Our model reflects some amount of GDP recovery in the third quarter of 2020, followed by GDP declines in the beginning of 2021 with the slow recovery throughout that year. We also expect unemployment to climb above 11% in early 2021 and remain in double digits for the foreseeable future. Future provisioning activity will be largely dependent on the degree that economic outcomes track our expectations.”
The above quote shows that the loan loss reserves already incorporate quite a stressed economic outlook. I believe it’s unlikely that the economy will deteriorate beyond management’s forecasts; hence, I’m expecting the provision expense to trend downwards in the year ahead. For the full year, I’m expecting VLY to report a provision expense of $106 million, representing 35bps of total loans, as opposed to 8bps of total loans in 2019.
VLY has a moderately high credit risk because of COVID-19 and the company’s exposure to pandemic-sensitive industries. As mentioned in the presentation, vulnerable industries, including nursing and residential care and retail trade, made up 14.9% of total loans, excluding PPP, at the end of the last quarter. Moreover, around 8% of total loans were in an active payment deferral program.
Expecting Earnings to Increase by 36% in the Second Half of the Year Compared to the First Half
The accelerated booking of PPP fees and a decline in provision expense will likely increase earnings in the year ahead. Moreover, management mentioned in the conference call that it had additional expense levers to help mitigate revenue challenges. Therefore, I’m expecting non-interest expense growth to be subdued going forward. Overall, I’m expecting earnings in the second half of the year to be 36% higher than the earnings in the first half. For the full year, I’m expecting VLY to report earnings of $1.03 per share, up 18% from last year. The following table shows my income statement estimates.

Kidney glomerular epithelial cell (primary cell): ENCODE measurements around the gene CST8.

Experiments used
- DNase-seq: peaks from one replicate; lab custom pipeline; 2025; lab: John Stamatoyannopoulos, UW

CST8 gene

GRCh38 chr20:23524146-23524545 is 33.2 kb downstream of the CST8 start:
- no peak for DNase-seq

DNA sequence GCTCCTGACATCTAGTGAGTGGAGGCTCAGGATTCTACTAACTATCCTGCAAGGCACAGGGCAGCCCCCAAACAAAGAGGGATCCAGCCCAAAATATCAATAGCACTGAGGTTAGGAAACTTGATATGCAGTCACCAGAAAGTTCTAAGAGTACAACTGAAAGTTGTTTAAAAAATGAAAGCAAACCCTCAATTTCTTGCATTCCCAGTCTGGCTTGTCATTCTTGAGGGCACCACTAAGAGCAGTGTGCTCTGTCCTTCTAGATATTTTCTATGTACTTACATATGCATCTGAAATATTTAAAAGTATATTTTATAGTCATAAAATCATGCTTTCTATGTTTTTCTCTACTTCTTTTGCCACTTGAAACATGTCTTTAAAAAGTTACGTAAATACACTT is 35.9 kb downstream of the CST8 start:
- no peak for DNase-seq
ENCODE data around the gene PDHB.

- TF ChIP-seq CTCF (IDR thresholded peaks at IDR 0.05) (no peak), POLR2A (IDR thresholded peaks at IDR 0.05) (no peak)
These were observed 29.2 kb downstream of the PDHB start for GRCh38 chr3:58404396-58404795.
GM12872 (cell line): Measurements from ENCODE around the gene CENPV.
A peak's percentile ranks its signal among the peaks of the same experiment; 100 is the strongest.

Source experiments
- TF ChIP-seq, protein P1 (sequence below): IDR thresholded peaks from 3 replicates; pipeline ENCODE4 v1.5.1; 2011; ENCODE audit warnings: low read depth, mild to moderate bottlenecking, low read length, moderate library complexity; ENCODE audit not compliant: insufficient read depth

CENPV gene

Actual earnings may differ materially from estimates because of the uncertainties surrounding the COVID-19 pandemic. If the pandemic worsens beyond expectations, then the provision expense can take a hit, leading to a negative earnings surprise. Due to the high level of risks, VLY appears unsuitable for low-risk tolerant investors.
Adopting a Bullish Rating Due to High Upside
I’m using the historical price-to-tangible book value per share multiple, or P/TB, to value VLY. The company has traded at an average P/TB ratio of 1.26 in the first half of 2020. Multiplying the P/TB ratio with the June 2021 forecast tangible book value per share of $7.7 gives a target price of $9.6 for the mid of next year. This price target implies a 19.5% upside from VLY’s August 14 closing price. The table below shows the sensitivity of the target price to different levels of the P/TB ratio. The base case is in the shaded column.
VLY is also offering an attractive dividend yield of 5.5%, assuming the company maintains its quarterly dividend at the current level of $0.11 per share. There is little threat of a dividend cut because the earnings and dividend estimates suggest a payout ratio of 47% for 2020 and 49% for 2021, which is sustainable.
Based on the upside and dividend yield, I’m adopting a bullish rating on VLY. However, when making an investment decision, investors should keep in mind that the company carries a high level of risk.
Disclosure: I/we have no positions in any stocks mentioned, and no plans to initiate any positions within the next 72 hours. I wrote this article myself, and it expresses my own opinions. I am not receiving compensation for it (other than from Seeking Alpha). I have no business relationship with any company whose stock is mentioned in this article.
Additional disclosure: Disclaimer: This article is not financial advice. Investors are expected to consider their investment objectives and constraints before investing in the stock(s) mentioned in the article.